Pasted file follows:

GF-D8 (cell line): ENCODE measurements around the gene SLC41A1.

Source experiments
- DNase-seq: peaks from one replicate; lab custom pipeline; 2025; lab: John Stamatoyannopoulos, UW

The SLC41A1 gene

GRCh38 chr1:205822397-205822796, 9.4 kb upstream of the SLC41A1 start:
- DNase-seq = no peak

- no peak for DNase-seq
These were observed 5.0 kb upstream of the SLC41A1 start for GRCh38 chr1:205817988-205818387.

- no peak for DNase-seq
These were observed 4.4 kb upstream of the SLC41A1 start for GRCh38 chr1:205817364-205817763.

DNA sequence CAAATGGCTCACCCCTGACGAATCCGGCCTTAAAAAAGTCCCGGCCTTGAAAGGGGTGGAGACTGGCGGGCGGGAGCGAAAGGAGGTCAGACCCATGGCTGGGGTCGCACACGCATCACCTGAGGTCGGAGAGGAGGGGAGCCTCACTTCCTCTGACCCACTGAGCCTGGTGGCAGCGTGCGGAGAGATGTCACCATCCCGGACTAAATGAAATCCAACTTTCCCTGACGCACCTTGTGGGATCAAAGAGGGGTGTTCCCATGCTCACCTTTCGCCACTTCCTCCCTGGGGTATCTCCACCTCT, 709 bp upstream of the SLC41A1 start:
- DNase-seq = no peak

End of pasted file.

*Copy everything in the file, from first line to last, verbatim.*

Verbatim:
GF-D8 (cell line): ENCODE measurements around the gene SLC41A1.

Source experiments
- DNase-seq: peaks from one replicate; lab custom pipeline; 2025; lab: John Stamatoyannopoulos, UW

The SLC41A1 gene

GRCh38 chr1:205822397-205822796, 9.4 kb upstream of the SLC41A1 start:
- DNase-seq = no peak

- no peak for DNase-seq
These were observed 5.0 kb upstream of the SLC41A1 start for GRCh38 chr1:205817988-205818387.

- no peak for DNase-seq
These were observed 4.4 kb upstream of the SLC41A1 start for GRCh38 chr1:205817364-205817763.

DNA sequence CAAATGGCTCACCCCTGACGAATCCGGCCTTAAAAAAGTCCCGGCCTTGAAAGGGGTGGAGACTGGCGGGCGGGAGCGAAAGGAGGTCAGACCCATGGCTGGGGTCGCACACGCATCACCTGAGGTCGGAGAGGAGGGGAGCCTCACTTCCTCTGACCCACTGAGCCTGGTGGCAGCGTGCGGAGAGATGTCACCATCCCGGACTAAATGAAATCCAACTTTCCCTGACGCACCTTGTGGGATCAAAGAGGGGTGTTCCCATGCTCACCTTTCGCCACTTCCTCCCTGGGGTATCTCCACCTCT, 709 bp upstream of the SLC41A1 start:
- DNase-seq = no peak